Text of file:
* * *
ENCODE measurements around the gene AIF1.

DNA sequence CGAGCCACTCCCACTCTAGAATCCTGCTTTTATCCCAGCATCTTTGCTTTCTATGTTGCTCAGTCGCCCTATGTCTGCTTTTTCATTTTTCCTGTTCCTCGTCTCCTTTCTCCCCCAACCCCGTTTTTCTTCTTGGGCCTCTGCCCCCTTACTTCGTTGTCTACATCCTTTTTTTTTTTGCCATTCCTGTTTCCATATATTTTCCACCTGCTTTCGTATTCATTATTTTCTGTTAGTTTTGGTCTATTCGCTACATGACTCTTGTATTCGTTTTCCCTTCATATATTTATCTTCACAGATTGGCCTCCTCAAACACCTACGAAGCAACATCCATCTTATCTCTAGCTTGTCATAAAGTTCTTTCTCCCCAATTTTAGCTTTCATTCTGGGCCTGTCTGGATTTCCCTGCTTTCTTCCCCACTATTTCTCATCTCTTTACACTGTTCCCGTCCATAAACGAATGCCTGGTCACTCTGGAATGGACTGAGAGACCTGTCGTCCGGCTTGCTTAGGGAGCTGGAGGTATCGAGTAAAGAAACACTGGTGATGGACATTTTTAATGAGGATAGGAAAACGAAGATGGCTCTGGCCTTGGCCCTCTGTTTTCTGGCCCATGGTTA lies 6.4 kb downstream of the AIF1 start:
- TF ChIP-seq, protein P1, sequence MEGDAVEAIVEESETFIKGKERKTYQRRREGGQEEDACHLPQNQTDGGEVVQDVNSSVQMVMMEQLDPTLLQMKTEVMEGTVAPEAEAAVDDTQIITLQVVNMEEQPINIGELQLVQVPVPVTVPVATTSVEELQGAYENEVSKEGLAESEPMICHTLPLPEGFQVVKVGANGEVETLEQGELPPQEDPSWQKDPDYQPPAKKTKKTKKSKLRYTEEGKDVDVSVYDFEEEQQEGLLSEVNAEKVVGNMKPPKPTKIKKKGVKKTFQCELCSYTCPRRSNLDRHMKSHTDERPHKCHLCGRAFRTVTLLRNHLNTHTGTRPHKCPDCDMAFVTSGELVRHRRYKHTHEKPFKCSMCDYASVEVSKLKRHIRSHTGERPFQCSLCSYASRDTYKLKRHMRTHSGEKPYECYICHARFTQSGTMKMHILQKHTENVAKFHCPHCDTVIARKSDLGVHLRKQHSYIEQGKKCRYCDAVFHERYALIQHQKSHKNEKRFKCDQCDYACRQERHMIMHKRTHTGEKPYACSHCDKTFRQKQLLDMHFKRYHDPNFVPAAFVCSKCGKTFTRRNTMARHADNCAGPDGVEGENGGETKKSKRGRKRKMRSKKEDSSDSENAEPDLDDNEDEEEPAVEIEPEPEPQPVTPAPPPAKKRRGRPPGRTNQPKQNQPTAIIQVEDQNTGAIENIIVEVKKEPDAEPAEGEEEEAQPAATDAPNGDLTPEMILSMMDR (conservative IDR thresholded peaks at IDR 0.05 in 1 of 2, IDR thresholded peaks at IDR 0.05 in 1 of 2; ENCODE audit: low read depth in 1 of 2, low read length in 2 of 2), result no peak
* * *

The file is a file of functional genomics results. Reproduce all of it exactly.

ENCODE measurements around the gene AIF1.

DNA sequence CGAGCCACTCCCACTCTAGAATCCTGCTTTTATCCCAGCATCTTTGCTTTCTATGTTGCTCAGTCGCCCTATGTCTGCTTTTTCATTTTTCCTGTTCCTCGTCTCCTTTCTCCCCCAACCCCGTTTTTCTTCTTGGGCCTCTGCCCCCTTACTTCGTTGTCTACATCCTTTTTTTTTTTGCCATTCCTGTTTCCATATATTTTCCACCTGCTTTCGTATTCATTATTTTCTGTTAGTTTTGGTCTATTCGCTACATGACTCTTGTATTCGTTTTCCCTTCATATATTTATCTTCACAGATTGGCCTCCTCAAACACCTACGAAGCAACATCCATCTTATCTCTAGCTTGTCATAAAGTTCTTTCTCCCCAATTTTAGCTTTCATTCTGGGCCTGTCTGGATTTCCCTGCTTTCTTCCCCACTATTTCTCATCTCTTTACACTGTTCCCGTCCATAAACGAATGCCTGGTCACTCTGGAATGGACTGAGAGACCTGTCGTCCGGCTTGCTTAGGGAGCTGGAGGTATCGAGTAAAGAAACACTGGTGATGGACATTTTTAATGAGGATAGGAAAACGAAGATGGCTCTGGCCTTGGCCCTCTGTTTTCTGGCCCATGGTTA lies 6.4 kb downstream of the AIF1 start:
- TF ChIP-seq, protein P1, sequence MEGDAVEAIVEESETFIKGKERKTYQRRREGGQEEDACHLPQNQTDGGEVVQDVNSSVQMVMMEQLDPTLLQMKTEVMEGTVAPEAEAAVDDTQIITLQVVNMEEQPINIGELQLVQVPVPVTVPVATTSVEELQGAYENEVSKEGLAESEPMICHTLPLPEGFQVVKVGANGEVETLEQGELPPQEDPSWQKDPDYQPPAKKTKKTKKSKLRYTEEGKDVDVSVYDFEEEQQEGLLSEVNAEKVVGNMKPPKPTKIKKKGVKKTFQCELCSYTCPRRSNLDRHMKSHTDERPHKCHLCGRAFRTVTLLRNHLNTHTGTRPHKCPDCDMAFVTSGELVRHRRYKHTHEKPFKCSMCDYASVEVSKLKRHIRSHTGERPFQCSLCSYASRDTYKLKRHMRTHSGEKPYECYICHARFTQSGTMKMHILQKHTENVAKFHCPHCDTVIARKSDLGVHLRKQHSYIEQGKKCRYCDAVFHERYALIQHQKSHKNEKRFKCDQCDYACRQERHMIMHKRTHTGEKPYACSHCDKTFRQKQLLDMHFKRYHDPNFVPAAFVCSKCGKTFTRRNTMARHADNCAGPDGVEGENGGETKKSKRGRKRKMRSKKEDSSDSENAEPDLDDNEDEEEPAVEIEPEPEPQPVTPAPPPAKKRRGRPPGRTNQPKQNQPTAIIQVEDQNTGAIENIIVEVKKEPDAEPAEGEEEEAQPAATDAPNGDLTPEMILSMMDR (conservative IDR thresholded peaks at IDR 0.05 in 1 of 2, IDR thresholded peaks at IDR 0.05 in 1 of 2; ENCODE audit: low read depth in 1 of 2, low read length in 2 of 2), result no peak